Camus contracted tuberculosis, a highly contagious disease, in 1930 at the age of 17. He was forced to abandon his ambitions in football (he was a goalkeeper at the prominent Algerian University team then). He was long confined to bed, and thus only able to study part-time. One feature worth noticing is that even though Camus was once a patient, he chose to narrate the story from a doctor’s perspective rather than the ill one. Shouldn’t he had more experience as a patient? Why did he choose to do so? Is there anything Camus hopes to convey that would be abortive if presented from a patient’s point of view? By far we have read about the plague from various perspectives, and these lead us to the broader question: How does the perspective of narration influence the reader’s conception towards an idea or an event?
Having the experience of being the infected one, Camus is concerned about the sufferings of the patient and how people should treat and react to them. Yet, he started the setting with citizens concerned solely about themselves, about doing business and earning money. Inundated with individualism, the town is a place where “discomfort attends death” . People were so concerned about commercials and profits that they behave extremely indifferently toward each other. They were so obsessed with business that they were completely unprepared when the plague struck by surprise. Is the plague a punishment from some divine power for the sin of greed?
The reaction of the government and the measures taken have significant influences on the spread of the plague. What is the moral dilemma that falls upon the government when a plague hits their people/city? Do they tell them and risk panic that will cause them to attempt to leave and further spread the disease? Or do they risk their community and population completely dying?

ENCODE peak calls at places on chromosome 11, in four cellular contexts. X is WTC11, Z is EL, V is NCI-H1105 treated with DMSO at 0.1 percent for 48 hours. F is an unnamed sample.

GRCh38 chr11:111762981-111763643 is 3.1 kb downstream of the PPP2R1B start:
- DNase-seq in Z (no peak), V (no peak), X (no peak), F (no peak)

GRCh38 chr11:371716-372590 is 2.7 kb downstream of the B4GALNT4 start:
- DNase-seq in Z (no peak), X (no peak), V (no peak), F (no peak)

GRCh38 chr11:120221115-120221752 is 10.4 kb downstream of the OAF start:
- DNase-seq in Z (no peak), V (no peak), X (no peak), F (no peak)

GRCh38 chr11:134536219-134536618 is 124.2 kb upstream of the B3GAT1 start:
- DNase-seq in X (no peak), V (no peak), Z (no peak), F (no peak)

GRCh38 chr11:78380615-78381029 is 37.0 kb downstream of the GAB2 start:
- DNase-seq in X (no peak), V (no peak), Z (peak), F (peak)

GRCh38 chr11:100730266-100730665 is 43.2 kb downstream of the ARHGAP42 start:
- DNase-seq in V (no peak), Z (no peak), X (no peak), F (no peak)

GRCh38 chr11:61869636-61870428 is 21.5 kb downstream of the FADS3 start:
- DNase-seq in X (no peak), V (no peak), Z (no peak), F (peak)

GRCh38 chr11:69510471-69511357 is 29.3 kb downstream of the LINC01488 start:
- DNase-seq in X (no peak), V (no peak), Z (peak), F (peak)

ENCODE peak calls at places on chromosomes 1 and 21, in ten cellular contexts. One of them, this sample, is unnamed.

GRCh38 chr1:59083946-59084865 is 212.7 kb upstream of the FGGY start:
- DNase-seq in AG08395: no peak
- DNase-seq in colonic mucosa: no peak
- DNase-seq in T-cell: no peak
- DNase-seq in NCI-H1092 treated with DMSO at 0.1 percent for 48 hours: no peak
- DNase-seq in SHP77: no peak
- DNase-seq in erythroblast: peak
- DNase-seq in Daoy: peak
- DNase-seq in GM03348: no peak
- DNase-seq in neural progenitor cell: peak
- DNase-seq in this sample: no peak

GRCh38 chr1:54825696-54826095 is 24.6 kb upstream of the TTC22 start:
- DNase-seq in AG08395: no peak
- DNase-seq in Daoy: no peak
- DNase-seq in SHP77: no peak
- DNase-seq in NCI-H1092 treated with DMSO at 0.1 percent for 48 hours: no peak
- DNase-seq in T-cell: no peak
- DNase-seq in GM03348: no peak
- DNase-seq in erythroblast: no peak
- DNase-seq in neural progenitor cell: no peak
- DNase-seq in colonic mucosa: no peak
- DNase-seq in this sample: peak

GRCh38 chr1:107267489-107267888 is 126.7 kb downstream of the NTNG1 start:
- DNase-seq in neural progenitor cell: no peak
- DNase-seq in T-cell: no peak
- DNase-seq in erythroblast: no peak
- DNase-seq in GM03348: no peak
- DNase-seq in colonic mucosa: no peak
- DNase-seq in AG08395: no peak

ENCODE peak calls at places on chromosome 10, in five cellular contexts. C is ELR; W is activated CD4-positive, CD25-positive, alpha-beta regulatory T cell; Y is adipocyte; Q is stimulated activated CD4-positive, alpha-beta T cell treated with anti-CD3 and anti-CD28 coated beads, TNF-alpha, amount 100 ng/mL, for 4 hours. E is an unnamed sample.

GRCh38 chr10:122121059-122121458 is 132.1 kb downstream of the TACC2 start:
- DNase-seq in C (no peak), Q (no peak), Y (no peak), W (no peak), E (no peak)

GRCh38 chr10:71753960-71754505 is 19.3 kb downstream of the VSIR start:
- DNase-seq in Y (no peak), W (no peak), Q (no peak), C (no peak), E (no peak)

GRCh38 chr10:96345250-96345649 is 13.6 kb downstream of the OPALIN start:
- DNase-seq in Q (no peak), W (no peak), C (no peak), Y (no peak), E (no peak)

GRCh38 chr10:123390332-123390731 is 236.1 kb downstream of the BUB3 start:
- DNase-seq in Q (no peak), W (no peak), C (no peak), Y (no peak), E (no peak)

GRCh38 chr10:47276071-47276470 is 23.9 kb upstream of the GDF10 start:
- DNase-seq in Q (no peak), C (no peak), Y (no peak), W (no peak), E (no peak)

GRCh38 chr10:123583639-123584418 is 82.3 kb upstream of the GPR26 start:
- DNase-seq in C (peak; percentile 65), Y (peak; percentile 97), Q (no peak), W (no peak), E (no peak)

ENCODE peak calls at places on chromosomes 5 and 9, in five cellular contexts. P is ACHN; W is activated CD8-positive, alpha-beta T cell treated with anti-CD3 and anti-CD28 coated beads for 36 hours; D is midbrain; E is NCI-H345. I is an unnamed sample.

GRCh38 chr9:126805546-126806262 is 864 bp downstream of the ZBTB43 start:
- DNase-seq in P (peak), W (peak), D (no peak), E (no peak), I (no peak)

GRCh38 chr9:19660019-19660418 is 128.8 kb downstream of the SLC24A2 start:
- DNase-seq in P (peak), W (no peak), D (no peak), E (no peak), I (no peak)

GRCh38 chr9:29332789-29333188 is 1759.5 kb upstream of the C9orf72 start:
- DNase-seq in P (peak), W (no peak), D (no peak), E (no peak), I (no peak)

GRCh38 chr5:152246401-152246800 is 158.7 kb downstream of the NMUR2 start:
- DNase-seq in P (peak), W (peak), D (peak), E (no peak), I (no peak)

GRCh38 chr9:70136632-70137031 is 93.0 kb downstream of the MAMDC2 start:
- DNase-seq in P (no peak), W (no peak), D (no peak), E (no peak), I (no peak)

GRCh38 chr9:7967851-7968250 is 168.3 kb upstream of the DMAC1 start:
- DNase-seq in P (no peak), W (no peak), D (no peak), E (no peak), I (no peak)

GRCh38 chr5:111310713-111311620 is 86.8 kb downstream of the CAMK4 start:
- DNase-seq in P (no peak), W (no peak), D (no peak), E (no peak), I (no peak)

Reading Camus, made us think of Dan Brown’s ‘Inferno’. The story revolves around the threat a new world plague created by a deranged lunatic. The protagonist Robert Langdon and other government institutions are on the race to find the threat and eliminate it before it destroys the world. The fear arises from the fact that no one really knows what the ‘plague’ actually is. This is the same in Camus’s ‘The Plague’. The fear arises from the unknown factors at play in a plague. The unknown cause, the fear of waiting for one’s own possible demise. In the ‘Inferno’, the creator of the plague claims that the plague is nature’s way of purging the earth. Is it a natural response for over population of the earth?
Who is responsible during a plague? Is it the authorities? The patient himself? Or medical practitioners? Whose responsibility is it make sure that the plague is curbed? Who does the responsibility fall onto if the “Global Health Organization” can not find a cure for an epidemic, does it fall back to the individuals that carry these diseases?
Furthermore we found an interesting Reddit post about a guy who, through his words, had the responsibility of letting the world know of an upcoming plague or pandemic. Despite the government forbidding him from leaking the information. He took the burden of releasing the information although he has no way of finding a cure.